Wolfgang Hilbig’s The Sleep of the Righteous is a collection of short stories set in postwar East Germany. Hilbig’s prose, translated by Isabel Fargo Cole, swirls, undulates, and evaporates like smoke in these stories, which deal in murder, espionage, politics, romance, and pursuit by the Communist Stasi police force. This uneasy theme of pursuit and evasion threads through every story in the collection, even when Hilbig neglects to clarify from what, or from whom, his narrators are hiding.
Hidden in the background of these tales, unspoken, is the chilling awareness of what Germany has recently wrought. Hilbig mentions the concentration camps only once, while discussing the setting of particular moments in his childhood, and from this point on, every sentence about smoke, ash, bone, and ember calls to mind the crematoria. At one point, a first-person narrator contemplates the ancient Germanic clans of his homeland, peoples who have long since been buried. He reflects upon the fact that their bodies have decomposed over time and been compressed into carbon-based fuels—coal, petroleum, and the like—which are now burning underground in subterranean infernos ignited during the war. He speaks of their presence in the smoke that curls up from cracks in the earth, and noticeably avoids the fact that, not long before, millions of innocents also curled up from German smokestacks and disappeared into blue-gray skies.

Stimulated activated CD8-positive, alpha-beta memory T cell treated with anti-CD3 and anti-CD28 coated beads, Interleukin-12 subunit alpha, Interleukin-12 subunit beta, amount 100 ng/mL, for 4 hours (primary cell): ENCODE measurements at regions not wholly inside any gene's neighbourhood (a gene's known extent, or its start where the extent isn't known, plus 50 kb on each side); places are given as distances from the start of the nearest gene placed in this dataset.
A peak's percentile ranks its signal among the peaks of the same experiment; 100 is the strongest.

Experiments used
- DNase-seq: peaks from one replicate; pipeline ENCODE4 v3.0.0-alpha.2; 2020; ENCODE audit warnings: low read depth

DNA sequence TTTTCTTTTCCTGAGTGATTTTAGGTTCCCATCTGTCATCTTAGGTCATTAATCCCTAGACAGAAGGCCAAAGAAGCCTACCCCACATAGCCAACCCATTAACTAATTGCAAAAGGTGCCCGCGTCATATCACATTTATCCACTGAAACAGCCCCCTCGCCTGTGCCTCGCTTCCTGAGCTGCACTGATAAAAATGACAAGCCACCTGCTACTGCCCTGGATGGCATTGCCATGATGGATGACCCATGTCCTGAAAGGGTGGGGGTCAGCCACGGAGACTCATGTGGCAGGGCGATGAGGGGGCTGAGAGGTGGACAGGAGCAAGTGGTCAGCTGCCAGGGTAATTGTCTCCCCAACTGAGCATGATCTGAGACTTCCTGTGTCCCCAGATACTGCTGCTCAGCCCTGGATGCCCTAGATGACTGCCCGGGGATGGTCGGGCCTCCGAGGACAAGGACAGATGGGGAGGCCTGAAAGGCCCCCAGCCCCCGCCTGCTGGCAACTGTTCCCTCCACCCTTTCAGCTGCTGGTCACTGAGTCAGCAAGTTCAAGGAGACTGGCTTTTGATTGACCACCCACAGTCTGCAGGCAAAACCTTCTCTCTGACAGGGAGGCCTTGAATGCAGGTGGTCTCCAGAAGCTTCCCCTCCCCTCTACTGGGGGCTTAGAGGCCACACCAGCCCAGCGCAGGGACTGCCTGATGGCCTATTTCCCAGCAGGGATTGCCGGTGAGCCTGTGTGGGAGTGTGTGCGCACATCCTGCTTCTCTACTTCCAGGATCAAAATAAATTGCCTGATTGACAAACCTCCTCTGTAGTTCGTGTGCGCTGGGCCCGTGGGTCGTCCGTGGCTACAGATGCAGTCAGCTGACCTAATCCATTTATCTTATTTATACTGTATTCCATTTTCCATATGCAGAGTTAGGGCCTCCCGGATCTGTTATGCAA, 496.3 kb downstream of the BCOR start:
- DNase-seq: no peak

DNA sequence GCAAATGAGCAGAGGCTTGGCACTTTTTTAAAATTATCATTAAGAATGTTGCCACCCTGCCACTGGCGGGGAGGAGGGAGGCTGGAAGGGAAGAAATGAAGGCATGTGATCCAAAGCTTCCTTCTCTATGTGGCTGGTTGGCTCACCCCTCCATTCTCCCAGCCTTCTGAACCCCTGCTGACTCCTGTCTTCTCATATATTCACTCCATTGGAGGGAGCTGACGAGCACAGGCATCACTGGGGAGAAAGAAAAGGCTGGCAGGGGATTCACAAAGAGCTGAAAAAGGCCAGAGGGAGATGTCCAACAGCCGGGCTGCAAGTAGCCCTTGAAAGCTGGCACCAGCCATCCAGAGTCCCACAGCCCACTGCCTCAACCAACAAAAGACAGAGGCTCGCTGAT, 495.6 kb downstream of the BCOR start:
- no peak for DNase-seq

These stories remind us, in a style both literary and uncomfortably disjointed, of our commonalities: fear, guilt, desire, and mortality.